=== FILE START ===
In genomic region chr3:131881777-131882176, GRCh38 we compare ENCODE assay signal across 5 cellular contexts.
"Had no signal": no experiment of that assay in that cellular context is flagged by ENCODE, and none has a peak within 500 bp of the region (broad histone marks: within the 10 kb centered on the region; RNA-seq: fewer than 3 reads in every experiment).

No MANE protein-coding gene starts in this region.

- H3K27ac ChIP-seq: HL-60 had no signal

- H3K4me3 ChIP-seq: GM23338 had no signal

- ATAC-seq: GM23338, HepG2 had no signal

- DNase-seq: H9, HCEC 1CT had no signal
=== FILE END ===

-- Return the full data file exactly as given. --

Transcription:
In genomic region chr3:131881777-131882176, GRCh38 we compare ENCODE assay signal across 5 cellular contexts.
"Had no signal": no experiment of that assay in that cellular context is flagged by ENCODE, and none has a peak within 500 bp of the region (broad histone marks: within the 10 kb centered on the region; RNA-seq: fewer than 3 reads in every experiment).

No MANE protein-coding gene starts in this region.

- H3K27ac ChIP-seq: HL-60 had no signal

- H3K4me3 ChIP-seq: GM23338 had no signal

- ATAC-seq: GM23338, HepG2 had no signal

- DNase-seq: H9, HCEC 1CT had no signal